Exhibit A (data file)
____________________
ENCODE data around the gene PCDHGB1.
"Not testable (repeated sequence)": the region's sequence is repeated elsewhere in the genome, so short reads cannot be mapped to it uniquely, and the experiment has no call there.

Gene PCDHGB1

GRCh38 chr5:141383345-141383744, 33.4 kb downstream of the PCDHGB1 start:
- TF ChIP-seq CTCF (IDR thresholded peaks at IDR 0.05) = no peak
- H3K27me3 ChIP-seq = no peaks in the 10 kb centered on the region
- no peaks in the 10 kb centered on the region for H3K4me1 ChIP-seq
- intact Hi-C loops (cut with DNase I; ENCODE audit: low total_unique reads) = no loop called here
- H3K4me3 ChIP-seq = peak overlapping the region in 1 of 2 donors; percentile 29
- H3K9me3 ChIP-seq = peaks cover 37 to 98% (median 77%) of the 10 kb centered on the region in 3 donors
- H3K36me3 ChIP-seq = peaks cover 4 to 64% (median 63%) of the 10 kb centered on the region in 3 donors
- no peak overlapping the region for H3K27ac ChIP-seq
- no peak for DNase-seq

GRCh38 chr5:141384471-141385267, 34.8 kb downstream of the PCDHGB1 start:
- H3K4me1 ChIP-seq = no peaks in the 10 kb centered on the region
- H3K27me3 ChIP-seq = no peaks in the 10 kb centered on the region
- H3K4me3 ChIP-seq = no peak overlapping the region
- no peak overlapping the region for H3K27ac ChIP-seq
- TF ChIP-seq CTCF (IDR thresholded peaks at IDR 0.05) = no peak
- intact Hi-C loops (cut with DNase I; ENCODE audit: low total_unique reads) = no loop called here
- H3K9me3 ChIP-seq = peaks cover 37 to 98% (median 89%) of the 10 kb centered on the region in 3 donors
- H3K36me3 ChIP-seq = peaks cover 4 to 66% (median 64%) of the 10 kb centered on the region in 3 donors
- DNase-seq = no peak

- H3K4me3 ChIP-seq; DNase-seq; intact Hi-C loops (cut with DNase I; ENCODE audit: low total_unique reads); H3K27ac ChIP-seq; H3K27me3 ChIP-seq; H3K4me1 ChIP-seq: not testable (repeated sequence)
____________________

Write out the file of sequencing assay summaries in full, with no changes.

ENCODE data around the gene PCDHGB1.
"Not testable (repeated sequence)": the region's sequence is repeated elsewhere in the genome, so short reads cannot be mapped to it uniquely, and the experiment has no call there.

Gene PCDHGB1

GRCh38 chr5:141383345-141383744, 33.4 kb downstream of the PCDHGB1 start:
- TF ChIP-seq CTCF (IDR thresholded peaks at IDR 0.05) = no peak
- H3K27me3 ChIP-seq = no peaks in the 10 kb centered on the region
- no peaks in the 10 kb centered on the region for H3K4me1 ChIP-seq
- intact Hi-C loops (cut with DNase I; ENCODE audit: low total_unique reads) = no loop called here
- H3K4me3 ChIP-seq = peak overlapping the region in 1 of 2 donors; percentile 29
- H3K9me3 ChIP-seq = peaks cover 37 to 98% (median 77%) of the 10 kb centered on the region in 3 donors
- H3K36me3 ChIP-seq = peaks cover 4 to 64% (median 63%) of the 10 kb centered on the region in 3 donors
- no peak overlapping the region for H3K27ac ChIP-seq
- no peak for DNase-seq

GRCh38 chr5:141384471-141385267, 34.8 kb downstream of the PCDHGB1 start:
- H3K4me1 ChIP-seq = no peaks in the 10 kb centered on the region
- H3K27me3 ChIP-seq = no peaks in the 10 kb centered on the region
- H3K4me3 ChIP-seq = no peak overlapping the region
- no peak overlapping the region for H3K27ac ChIP-seq
- TF ChIP-seq CTCF (IDR thresholded peaks at IDR 0.05) = no peak
- intact Hi-C loops (cut with DNase I; ENCODE audit: low total_unique reads) = no loop called here
- H3K9me3 ChIP-seq = peaks cover 37 to 98% (median 89%) of the 10 kb centered on the region in 3 donors
- H3K36me3 ChIP-seq = peaks cover 4 to 66% (median 64%) of the 10 kb centered on the region in 3 donors
- DNase-seq = no peak

- H3K4me3 ChIP-seq; DNase-seq; intact Hi-C loops (cut with DNase I; ENCODE audit: low total_unique reads); H3K27ac ChIP-seq; H3K27me3 ChIP-seq; H3K4me1 ChIP-seq: not testable (repeated sequence)